Thursday, November 6, 2014

Dear Majority Leader Van Bramer, Council Member Laurie Cumbo, and members of the City Council.

Thank you for this opportunity to speak on developing a comprehensive cultural plan for New York City. I am Robert Lee, executive director of Asian American Arts Centre (AAAC) founded in 1974. 

When I began the visual art program of Asian American Arts Centre, Asian Americans composed only two percent of the US population. However, it was not hard to foresee that this population would grow, so we maintained an active exhibition program together with an archive program, keeping records of all that we did. Since the audience for this program was not large, but we knew that interest would grow, and now that this Archive is historical, people can see what took place and how this cultural presence developed.

Similarly, ever since the immigration laws were changed, particularly by President Kennedy in1962, the Asian American population increased significantly, and community demand for social service and other programs increased accordingly. On a national scale but particularly in New York City, the impact of immigration from so many countries could be predicted, cultural change was in motion, and its scale and momentum could not be ignored.

Yet it was ignored, neglected for decades.  In Chinatown for example, tumultuous changes took place, reflecting changes in many of New York City’s neighborhoods.  Cultural organizations have struggled under these conditions, to develop, structure, and nurture activities, artistic activities that both preserve traditional forms and provide venues for new forms emerging from the creative energies of diverse artists to reinvent themselves and their culture, contributing mightily to the dynamism of New York City.

The energy of this creative productivity in communities of color took New York by storm in the eighties and became the leading American art movement for over twenty years - a movement called multiculturalism. Despite this phenomenon, funding for organization of color, particularly those born in the midst of the Civil Rights Movement, organizations that led the way in presenting artists who have now become so well known, their funding has hardly increased at all. Even when former Mayor Michael Bloomberg came into office and started his tenure by donated several million dollars of his own to the Department of Cultural Affairs, a portion of these funds it was thought, would go to stabilizing these pioneering organizations, bearers of the cultural knowledge and heritage of their communities. What actually happened given the news of these extra funds was the number of nonprofit organizations suddenly increased from 600 in Manhattan to 800, and the following year more still until today there are about 1,200, all sharing about 15% of DCA funding. Thus Bloomberg’s gift was allocated in such a way that these senior community organizations never saw a significant increase in support.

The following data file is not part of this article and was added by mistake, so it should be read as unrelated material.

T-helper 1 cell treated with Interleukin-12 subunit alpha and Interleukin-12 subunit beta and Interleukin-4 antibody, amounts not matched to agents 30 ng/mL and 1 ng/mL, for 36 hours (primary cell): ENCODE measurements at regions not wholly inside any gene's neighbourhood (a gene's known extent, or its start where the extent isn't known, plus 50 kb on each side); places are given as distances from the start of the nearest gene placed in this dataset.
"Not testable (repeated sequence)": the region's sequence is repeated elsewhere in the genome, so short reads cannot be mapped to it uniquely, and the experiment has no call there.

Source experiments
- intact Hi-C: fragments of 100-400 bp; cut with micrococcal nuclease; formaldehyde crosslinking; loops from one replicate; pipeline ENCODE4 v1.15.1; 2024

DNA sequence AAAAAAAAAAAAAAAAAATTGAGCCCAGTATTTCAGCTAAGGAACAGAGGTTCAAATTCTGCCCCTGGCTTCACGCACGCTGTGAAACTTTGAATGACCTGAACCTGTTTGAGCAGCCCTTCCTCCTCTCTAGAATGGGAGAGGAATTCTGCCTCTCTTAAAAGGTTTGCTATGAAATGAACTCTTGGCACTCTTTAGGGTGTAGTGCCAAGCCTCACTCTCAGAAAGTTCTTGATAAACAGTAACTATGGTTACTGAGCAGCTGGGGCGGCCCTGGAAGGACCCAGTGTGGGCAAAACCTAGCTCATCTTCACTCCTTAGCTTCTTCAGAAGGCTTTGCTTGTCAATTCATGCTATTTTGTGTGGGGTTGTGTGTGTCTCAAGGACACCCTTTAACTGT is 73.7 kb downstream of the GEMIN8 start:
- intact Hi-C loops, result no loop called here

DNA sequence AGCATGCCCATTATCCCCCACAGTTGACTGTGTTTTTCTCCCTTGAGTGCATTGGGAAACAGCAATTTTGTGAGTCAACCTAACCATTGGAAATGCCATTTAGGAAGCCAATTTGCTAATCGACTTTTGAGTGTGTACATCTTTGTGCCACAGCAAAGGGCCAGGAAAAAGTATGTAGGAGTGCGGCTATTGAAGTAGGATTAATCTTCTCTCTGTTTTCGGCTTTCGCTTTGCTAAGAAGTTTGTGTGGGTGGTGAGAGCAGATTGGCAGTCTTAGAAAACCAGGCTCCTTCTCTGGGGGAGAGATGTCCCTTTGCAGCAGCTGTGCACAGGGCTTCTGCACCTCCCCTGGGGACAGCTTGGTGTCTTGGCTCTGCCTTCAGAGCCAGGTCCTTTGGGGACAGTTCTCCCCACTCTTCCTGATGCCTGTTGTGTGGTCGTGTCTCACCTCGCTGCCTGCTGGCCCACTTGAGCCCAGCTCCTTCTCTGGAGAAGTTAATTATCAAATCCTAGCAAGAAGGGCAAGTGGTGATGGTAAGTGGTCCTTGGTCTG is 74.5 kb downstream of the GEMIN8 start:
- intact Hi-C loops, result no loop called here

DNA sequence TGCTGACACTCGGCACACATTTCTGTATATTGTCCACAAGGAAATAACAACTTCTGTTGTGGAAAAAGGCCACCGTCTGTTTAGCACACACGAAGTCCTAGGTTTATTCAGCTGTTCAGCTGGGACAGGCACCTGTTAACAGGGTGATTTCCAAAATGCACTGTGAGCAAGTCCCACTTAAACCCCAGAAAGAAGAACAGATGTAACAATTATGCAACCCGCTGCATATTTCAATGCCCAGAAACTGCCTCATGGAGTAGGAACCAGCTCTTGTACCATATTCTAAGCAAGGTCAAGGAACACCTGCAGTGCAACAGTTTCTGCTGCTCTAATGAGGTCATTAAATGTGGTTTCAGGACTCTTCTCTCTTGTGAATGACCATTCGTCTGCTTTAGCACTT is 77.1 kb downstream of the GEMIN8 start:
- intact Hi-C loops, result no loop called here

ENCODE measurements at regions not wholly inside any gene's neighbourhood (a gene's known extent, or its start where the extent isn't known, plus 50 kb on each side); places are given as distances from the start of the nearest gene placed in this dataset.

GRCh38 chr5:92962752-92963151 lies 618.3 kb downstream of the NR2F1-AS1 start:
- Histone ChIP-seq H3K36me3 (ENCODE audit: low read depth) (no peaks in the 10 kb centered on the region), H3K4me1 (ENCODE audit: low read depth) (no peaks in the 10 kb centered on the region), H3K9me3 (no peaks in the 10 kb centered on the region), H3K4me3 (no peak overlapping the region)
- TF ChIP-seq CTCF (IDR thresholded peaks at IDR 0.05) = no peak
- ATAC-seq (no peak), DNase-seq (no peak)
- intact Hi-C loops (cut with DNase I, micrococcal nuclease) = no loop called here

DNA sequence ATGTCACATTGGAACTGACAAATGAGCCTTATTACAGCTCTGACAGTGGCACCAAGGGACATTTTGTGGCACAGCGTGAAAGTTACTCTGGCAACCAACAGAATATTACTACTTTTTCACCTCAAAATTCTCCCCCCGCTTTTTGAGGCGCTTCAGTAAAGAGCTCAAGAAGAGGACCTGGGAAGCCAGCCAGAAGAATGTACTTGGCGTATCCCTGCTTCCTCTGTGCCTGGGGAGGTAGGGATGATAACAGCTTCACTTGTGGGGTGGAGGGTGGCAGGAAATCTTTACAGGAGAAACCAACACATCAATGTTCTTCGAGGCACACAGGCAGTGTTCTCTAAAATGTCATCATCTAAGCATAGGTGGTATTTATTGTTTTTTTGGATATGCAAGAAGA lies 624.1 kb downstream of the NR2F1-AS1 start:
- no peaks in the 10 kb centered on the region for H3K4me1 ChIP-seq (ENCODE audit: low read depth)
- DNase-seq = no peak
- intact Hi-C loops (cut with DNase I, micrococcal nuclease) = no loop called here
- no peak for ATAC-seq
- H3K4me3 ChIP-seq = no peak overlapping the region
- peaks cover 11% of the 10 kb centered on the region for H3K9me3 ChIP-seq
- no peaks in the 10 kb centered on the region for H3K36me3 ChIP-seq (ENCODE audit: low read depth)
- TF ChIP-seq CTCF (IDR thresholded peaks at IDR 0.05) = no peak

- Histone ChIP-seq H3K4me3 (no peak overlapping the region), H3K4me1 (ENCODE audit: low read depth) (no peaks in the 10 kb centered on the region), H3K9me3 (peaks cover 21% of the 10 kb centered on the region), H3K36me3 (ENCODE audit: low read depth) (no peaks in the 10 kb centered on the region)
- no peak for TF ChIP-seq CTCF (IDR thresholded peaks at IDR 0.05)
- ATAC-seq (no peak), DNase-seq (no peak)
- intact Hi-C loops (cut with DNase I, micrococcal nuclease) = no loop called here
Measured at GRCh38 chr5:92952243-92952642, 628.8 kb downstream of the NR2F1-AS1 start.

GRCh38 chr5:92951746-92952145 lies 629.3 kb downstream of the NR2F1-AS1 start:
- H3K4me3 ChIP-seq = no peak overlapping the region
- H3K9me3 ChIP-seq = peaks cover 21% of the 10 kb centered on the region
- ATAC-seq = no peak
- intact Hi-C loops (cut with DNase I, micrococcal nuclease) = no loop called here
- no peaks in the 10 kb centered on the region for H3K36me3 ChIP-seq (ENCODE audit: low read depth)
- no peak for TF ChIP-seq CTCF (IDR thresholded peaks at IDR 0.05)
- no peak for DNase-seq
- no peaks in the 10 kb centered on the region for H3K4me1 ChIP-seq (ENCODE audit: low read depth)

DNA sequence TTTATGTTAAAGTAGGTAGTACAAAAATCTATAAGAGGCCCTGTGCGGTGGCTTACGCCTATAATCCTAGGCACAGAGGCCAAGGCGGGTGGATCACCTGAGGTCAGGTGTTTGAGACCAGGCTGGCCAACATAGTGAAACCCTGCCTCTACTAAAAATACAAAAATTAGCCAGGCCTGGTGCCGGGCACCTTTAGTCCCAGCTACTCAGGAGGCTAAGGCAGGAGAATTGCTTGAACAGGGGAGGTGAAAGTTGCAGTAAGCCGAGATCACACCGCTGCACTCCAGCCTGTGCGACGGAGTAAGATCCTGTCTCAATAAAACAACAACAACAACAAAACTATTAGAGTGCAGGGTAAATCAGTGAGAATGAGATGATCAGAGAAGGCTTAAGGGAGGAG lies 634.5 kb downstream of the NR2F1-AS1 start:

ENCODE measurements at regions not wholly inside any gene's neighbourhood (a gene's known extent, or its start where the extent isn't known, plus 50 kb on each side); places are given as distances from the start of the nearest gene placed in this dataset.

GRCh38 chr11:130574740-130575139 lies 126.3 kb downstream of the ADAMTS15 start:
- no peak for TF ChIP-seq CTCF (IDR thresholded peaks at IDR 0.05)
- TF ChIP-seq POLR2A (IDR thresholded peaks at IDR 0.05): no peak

This hearing for a comprehensive cultural plan is a breakthrough, wonderful news that the past can only help to augment and detail the scale of the changes it may bring. .. The past may indicate the infrastructure that should have been built to accommodate and implement. It may also indicate the blockages that need to be unblocked such that an appreciation for new voices and forms can grow. If new audiences are being introduced to Shakespeare, how much more does our city need to do to introduce innovations that speak so much of cultural forms of other lands, and simultaneously speak so vividly of the dynamism and creative assets of this city, New York City.

If we can give shape to a plan that is truly comprehensive, then we will have begun to shape an audience that welcomes and embraces the voices, movements, forms, and bodies of people and cultures new and unfamiliar. It may be said that we are planning for what cannot be planned. We need to reinvent what planning is. We need to be open and accept the unexpected. In this sense, it is like birthing of an infant. We don’t know what the future will bring, but we are in awe and filled with affection for what that may be - the future of New York City and our society.

Who said that it takes a village to raise a child? That is very much a reality, and the difference between what we have been and what New York City needs to become, to unite as a village, to take heart -- the joy, and affection for who we will become. Clearly battlegrounds of the political sort are of no use here. Our children are watching.  All the parents, grandparents, and ancestors of the cultures that we will share and become are watching too.

I am staggered by how much we will all have to let go. It’s not up to us. Its really a birthing process. Can we hope to at least develop an outline for the first stage of how this crucible will evolve?
Different Themes
Written by Lovely

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